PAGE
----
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What's your latest food quest? Tell us about it


drariella Feb 7, 2010 04:46 PM

I have a set of Cuisinart Hard Anodized (non stick) pots and pans that clean up well, have weight and balance and handles I love, and don't look too beaten up after a lot of use. The problem is that they don't work for recipes that call for deglazing and stirring up brown bits of protein left in the bottom of the pan. I've been thinking of replacing them with Cuisinart Chef's Classic stainless steel. Does the fact that I'll get the deglazing protein thing justify losing the non-stick benefits (and spending another several hundred dollars)? Should I just buy one stainless pot and/or pan for the deglazing things and use the hard anodized pots and pans for the rest of my cooking?

  1. nofunlatte Feb 7, 2010 05:49 PM

    I'd just start with one skillet--no need to commit to a set. Then you can see for yourself if you'd like additional pieces, based on your cooking style and routine. I personally buy pieces as I need them, but YMMV.

    5 Replies
    1. re: nofunlatte
      mountaincachers Feb 7, 2010 06:12 PM

      Agree. I would just get one piece. I have a Cuisinart large saute pan (stainless) that I use all the time. I would start with that and keep what you already have.

      1. re: mountaincachers
        drariella Feb 7, 2010 07:30 PM

        I think that makes sense, and other people agree. Thanks!

      2. re: nofunlatte
        drariella Feb 7, 2010 07:29 PM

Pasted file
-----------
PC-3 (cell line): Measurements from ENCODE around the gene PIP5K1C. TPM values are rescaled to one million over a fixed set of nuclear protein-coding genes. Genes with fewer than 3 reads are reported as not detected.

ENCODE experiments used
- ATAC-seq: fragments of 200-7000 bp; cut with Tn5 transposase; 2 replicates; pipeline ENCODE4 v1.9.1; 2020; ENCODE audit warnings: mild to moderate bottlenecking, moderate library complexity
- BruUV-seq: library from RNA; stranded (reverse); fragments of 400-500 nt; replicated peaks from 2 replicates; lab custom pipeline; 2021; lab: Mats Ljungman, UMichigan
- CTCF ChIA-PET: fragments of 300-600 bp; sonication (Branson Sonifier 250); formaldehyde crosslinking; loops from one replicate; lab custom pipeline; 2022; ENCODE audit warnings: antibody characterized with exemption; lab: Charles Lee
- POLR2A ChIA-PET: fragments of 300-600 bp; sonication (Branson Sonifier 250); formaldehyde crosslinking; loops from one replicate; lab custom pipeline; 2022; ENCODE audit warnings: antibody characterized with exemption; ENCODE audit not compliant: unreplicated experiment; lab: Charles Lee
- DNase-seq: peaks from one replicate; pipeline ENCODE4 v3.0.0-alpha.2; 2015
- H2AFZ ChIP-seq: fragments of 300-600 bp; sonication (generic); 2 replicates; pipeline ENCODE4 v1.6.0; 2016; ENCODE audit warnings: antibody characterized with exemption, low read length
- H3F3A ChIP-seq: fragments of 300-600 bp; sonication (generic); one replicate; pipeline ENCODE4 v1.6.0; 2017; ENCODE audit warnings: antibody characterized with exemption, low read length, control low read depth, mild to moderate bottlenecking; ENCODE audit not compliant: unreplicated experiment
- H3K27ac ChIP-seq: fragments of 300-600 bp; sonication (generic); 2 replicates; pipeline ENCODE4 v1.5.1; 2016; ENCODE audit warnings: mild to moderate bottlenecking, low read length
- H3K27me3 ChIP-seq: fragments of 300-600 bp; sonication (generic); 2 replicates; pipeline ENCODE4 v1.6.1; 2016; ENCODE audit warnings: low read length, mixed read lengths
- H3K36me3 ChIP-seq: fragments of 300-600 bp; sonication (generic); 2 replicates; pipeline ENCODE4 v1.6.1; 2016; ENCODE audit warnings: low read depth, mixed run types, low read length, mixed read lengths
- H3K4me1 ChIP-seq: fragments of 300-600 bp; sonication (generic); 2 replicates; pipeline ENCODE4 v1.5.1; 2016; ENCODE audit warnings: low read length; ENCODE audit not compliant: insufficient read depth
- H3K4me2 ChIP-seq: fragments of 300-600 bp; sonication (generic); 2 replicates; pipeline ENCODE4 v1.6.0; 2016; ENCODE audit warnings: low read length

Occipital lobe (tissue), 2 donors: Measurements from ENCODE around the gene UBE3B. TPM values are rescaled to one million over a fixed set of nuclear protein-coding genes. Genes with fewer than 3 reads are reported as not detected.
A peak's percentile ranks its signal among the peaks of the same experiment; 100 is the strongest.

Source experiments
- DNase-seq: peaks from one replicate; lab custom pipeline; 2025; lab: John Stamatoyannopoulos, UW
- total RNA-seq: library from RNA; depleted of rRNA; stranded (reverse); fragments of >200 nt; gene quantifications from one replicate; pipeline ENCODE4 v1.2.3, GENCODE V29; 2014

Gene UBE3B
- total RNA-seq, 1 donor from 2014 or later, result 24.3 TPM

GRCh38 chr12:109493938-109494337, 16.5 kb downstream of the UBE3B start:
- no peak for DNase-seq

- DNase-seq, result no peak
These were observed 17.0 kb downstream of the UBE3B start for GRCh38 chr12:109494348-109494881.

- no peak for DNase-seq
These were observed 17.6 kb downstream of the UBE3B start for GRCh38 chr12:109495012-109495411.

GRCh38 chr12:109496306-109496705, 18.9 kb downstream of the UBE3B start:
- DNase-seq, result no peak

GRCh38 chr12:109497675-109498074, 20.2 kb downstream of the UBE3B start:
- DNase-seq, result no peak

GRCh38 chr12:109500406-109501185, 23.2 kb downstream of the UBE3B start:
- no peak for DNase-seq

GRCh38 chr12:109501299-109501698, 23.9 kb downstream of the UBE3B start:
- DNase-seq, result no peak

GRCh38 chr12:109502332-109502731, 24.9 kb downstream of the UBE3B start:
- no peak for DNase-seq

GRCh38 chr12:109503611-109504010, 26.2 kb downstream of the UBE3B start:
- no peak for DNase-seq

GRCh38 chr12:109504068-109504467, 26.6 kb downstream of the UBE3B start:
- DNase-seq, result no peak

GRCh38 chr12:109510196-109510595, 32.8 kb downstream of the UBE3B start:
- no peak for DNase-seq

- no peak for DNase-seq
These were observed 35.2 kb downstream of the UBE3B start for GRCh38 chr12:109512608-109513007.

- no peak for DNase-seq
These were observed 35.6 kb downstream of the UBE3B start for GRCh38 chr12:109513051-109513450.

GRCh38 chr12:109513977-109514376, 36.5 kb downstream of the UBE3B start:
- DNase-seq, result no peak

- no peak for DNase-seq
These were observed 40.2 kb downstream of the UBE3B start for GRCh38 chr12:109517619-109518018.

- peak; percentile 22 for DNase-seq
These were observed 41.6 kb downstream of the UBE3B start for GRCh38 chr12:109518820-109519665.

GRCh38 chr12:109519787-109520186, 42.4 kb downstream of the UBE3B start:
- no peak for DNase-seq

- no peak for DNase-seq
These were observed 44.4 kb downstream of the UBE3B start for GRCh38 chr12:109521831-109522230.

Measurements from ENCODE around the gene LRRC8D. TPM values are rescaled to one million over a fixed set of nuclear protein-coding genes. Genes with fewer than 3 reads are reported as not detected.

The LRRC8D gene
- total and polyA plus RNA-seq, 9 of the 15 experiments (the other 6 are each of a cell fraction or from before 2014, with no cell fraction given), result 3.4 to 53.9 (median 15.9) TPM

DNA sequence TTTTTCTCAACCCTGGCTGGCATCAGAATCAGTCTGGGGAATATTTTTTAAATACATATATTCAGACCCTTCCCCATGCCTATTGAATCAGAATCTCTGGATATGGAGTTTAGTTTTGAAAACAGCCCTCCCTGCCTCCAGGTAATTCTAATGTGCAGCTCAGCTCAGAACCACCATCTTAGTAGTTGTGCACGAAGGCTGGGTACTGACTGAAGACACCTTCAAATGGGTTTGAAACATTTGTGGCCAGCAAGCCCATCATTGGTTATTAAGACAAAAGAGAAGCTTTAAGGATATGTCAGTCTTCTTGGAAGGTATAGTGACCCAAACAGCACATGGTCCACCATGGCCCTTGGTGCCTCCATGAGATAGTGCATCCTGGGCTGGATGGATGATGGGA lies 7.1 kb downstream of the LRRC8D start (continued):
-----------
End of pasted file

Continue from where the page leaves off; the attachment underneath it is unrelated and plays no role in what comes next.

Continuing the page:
What you said makes sense. I have to ask - what does YMMV stand for?

        1. re: drariella
          tanuki soup Feb 7, 2010 07:40 PM

          "your mileage may vary"

          1. re: tanuki soup
            drariella Feb 7, 2010 07:42 PM


      3. Chemicalkinetics Feb 7, 2010 06:29 PM


        I agree with nofunlatte and mountaincachers. Personally, I like stainless steel better than nonstick. However, since you already have nonstick cookware and is only interested in deglazing, then the only ones you really need to replace is the frying pan and the saute pan (you can pick one first). You will almost never need to deglaze from a saucepan, stock pot....

        5 Replies
        1. re: Chemicalkinetics
          drariella Feb 7, 2010 07:31 PM

          It sounds like everyone agrees. Can you tell me why you like stainless steel better than nonstick?

          1. re: drariella
            Chemicalkinetics Feb 7, 2010 09:07 PM


            Just because it is easier to work with stainless steel. You can use metal utensils on a stainless steel cookware, you can heat it up to high heat temperature. Also, stainless steel cookware last pretty much forever. Through I will say different material is good for different cookware. I have a cast iron skillet and cast iron dutch oven, a carbon steel wok...

            1. re: Chemicalkinetics
              drariella Feb 8, 2010 07:05 AM

              Thanks for the additional info. Is it true that stainless scratches if you use metal utensils, though? Not that I mind much, especially since I can put it in the dishwasher (something I can't do with my current cookware).

              1. re: drariella
                Chemicalkinetics Feb 8, 2010 07:31 AM

                Hi Drariella,

                Yes, stainless steel can be lightly scratched if metal utensils are used, but a scratched stainless steel surface is still stainless steel. It will have no impact to its performance, whereas a scratched Telfon pan or a scratched enameled pan is not so good.

          2. re: Chemicalkinetics
            BobB Feb 8, 2010 01:04 PM

            Agree on the frying pan, but if you're looking for this new pan mainly to get those brown bits of protein ("fond" is the technical term), in my experience you're better off going with cast iron, either naked or enameled. Stainless doesn't create a fond as well.

            The Le Creuset pans with the rough black interior enamel are particularly good, as well as being low-maintenance and quite durable.

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